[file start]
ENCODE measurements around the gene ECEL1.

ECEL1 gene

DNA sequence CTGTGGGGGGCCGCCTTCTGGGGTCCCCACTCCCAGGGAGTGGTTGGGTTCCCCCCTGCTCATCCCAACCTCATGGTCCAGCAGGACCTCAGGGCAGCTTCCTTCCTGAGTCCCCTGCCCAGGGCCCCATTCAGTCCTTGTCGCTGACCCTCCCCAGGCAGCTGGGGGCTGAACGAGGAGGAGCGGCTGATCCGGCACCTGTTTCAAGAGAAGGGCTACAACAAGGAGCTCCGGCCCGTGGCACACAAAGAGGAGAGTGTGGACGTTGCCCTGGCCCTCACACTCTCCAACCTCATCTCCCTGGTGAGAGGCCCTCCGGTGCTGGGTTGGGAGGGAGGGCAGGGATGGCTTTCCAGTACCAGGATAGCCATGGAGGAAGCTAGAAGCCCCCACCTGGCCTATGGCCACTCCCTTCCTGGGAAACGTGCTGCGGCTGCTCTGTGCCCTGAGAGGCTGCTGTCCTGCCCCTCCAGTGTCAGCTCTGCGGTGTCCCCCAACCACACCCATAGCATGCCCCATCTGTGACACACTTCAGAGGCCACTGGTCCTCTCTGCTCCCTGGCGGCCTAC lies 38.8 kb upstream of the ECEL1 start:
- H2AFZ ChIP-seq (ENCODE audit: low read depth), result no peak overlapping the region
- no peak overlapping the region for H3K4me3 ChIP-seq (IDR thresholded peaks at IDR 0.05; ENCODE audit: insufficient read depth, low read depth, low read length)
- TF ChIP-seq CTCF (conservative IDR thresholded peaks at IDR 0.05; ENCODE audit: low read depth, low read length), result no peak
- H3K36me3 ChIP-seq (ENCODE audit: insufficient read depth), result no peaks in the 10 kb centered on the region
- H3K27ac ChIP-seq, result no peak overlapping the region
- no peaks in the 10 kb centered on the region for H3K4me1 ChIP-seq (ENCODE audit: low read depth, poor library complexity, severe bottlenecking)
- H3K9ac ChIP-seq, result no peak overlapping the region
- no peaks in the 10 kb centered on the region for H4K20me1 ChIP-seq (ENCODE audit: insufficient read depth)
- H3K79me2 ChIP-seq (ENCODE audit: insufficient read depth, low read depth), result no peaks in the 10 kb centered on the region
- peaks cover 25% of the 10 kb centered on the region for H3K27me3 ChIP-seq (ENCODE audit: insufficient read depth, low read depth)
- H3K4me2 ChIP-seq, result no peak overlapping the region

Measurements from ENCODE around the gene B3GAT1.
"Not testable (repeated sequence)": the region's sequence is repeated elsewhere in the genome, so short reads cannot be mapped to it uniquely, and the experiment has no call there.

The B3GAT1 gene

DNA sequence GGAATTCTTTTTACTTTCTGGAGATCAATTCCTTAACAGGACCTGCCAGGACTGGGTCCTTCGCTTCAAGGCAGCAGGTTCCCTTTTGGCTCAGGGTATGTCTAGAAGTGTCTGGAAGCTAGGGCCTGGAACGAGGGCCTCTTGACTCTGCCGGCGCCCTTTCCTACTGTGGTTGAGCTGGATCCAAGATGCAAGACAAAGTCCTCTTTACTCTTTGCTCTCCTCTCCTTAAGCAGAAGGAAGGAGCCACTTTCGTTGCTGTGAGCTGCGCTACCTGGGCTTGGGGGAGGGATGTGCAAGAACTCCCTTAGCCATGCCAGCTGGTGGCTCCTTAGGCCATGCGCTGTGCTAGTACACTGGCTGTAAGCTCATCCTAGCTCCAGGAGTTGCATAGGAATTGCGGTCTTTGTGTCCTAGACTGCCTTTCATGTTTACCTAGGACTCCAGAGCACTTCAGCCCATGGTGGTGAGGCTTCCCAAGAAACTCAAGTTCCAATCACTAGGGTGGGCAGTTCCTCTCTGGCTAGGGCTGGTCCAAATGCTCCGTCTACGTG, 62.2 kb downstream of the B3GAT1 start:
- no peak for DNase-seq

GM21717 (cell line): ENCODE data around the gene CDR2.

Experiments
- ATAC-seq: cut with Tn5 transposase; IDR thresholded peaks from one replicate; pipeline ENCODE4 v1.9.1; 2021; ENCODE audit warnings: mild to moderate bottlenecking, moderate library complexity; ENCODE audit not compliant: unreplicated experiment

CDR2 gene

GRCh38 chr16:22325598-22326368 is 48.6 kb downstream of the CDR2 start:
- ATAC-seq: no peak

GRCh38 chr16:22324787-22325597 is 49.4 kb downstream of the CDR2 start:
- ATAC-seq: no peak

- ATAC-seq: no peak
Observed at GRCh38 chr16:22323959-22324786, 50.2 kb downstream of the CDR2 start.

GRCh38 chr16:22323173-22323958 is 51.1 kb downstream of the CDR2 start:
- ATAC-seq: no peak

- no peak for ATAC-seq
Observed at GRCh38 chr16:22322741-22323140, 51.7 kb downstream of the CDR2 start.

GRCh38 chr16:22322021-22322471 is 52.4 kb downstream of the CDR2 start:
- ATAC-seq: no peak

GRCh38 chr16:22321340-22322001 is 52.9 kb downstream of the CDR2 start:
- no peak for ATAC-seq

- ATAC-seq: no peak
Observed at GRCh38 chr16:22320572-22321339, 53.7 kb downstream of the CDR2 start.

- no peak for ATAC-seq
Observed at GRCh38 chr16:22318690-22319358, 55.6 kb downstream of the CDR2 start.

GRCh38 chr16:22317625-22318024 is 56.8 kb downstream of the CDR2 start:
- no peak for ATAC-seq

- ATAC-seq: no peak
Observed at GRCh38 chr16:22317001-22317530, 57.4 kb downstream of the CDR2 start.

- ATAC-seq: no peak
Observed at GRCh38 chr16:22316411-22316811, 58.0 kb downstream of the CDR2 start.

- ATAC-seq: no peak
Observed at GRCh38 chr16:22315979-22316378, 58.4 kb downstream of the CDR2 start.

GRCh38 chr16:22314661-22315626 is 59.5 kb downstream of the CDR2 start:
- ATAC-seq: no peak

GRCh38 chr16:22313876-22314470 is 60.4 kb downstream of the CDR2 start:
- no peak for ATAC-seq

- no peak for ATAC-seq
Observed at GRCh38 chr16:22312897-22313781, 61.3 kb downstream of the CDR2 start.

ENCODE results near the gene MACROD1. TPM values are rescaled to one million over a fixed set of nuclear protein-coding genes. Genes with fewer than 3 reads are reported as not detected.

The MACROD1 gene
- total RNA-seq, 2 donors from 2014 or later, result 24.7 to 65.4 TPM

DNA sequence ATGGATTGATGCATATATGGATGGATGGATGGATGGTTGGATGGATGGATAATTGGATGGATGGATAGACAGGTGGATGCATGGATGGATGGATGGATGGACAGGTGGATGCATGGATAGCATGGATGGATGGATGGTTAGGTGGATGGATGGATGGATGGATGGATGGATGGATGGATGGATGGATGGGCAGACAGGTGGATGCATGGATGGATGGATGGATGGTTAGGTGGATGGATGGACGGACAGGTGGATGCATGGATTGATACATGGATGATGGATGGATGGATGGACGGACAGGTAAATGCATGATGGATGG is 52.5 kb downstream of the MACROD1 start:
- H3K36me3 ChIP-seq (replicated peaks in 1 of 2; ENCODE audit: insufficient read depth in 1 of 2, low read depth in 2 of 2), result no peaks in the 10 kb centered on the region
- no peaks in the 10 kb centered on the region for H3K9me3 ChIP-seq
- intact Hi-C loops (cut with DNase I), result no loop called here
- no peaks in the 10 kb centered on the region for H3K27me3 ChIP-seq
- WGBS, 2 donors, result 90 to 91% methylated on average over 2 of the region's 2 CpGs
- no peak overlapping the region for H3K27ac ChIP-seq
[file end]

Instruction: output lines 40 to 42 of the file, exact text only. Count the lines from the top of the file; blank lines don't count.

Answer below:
- no peak for ATAC-seq
Observed at GRCh38 chr16:22318690-22319358, 55.6 kb downstream of the CDR2 start.

GRCh38 chr16:22317625-22318024 is 56.8 kb downstream of the CDR2 start: